In the last few years Green Arrow as a property has become as much about the mythology of his extended cast and family as much as or more than the man himself, Oliver Queen. Whether in the CW television show where “The Arrow” is part of a larger team who assists him, or in Joshua Williamson’s new #1 which is squarely about the character’s legacy and family. But the seminal 1987 miniseries The Longbow Hunters is about Green Arrow as a man, and what it means to live a life of violence. The series becomes something like Green Arrow’s Dark Knight Returns. But writer/artist Mike Grell doesn’t have his hero saving American democracy or starting a revolution. This is a story about aging, mortality, and defining a legacy to be remembered by. And unlike Dark Knight, Longbow Hunters has become an indelible part of canon, a defining story about how Oliver Queen views himself and operates within the world.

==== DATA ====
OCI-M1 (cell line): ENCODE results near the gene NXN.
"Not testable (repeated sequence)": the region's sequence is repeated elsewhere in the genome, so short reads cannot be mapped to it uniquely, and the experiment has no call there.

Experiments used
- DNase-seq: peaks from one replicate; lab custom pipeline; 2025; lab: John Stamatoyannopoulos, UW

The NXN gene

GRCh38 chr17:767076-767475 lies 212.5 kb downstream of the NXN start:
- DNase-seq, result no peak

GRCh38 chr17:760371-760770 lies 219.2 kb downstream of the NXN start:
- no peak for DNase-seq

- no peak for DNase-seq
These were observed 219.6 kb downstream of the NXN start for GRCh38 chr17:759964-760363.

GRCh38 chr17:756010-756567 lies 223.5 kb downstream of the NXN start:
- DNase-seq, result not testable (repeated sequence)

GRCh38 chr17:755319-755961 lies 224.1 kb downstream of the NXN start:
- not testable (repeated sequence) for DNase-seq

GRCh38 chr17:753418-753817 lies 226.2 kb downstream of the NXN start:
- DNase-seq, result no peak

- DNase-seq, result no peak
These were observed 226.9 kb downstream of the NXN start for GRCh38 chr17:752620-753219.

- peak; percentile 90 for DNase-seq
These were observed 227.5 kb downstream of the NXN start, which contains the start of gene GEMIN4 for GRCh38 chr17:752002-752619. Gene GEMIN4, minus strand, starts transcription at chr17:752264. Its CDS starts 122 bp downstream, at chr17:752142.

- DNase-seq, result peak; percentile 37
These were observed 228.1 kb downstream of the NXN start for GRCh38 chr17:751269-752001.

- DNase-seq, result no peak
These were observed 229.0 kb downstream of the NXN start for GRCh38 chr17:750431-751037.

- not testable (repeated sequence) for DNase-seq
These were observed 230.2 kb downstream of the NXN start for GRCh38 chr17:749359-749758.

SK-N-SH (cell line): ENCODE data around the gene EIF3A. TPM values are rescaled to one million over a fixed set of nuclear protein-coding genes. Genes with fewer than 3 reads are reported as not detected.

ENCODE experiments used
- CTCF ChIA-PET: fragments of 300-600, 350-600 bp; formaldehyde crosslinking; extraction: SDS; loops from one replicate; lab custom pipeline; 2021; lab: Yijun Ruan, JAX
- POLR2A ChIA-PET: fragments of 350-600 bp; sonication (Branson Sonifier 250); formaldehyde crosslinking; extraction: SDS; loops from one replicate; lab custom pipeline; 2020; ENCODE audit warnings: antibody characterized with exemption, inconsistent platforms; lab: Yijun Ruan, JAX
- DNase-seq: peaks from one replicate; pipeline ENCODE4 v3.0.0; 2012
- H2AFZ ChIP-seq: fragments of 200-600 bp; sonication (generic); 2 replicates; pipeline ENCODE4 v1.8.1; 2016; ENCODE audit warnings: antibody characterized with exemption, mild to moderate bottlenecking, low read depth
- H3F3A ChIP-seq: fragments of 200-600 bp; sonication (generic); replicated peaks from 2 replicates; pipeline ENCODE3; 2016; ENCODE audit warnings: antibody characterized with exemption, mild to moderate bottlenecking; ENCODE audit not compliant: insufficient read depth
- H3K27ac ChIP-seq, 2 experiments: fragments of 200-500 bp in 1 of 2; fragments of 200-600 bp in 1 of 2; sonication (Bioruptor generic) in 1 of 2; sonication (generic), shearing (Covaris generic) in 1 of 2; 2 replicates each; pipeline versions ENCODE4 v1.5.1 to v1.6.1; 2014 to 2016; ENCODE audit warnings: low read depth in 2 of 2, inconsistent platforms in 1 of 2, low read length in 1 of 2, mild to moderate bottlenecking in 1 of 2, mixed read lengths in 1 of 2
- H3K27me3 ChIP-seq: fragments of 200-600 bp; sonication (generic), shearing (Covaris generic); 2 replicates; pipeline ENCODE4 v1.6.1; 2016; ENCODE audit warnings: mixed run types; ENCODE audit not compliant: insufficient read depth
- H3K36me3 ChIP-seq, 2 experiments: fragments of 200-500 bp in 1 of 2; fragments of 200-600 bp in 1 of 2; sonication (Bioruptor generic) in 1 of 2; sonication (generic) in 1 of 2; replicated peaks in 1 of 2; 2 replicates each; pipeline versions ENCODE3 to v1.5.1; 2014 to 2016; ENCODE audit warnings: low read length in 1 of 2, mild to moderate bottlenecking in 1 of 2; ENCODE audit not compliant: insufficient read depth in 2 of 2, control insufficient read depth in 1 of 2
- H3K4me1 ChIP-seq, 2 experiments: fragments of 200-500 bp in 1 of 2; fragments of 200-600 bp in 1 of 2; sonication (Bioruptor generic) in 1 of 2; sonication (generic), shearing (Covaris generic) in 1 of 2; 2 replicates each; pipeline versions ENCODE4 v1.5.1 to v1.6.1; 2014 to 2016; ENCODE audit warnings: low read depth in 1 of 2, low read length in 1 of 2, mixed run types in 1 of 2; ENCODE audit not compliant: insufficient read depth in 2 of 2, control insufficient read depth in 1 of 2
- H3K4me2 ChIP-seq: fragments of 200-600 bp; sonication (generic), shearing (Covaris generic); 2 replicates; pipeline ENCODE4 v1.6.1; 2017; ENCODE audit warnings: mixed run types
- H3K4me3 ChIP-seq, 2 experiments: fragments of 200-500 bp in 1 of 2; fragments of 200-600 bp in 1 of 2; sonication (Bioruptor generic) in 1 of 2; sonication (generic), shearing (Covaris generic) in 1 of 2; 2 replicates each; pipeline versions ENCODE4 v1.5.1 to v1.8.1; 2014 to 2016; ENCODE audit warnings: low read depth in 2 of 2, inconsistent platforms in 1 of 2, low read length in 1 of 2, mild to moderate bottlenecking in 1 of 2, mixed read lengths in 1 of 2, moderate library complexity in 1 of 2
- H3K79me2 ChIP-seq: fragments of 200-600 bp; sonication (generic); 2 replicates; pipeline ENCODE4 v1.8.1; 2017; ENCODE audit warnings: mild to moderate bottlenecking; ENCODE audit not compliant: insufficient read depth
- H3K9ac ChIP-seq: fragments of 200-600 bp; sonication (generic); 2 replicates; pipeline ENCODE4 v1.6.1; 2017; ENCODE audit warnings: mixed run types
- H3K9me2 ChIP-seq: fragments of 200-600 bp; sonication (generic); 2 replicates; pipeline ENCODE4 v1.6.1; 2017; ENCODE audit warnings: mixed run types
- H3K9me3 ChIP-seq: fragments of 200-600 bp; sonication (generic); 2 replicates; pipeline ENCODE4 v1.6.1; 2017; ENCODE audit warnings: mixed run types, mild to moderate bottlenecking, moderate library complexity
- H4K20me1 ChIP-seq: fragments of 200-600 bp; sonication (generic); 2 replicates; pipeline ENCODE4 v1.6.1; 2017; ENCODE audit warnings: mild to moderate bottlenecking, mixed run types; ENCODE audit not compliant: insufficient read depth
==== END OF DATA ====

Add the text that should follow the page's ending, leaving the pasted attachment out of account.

In today’s DC Universe, Green Arrow will be remembered by his extended family and adopted (spiritually if not legally) children . But in Longbow Hunters that family is nonexistent and closed to him completely. Dinah Lance, Ollie’s longtime girlfriend and the superhero Black Canary, rejects his proposal to start a family and tells him she doesn’t want to bring children into the world just to make them an orphan. Ollies believes himself to have failed his ward and former sidekick Roy Harper, who struggled with addiction and eventually moved on from him. Being Green Arrow has cost him nearly everything.Continue reading “Green Arrow: Hunting For the Past in The Longbow Hunters”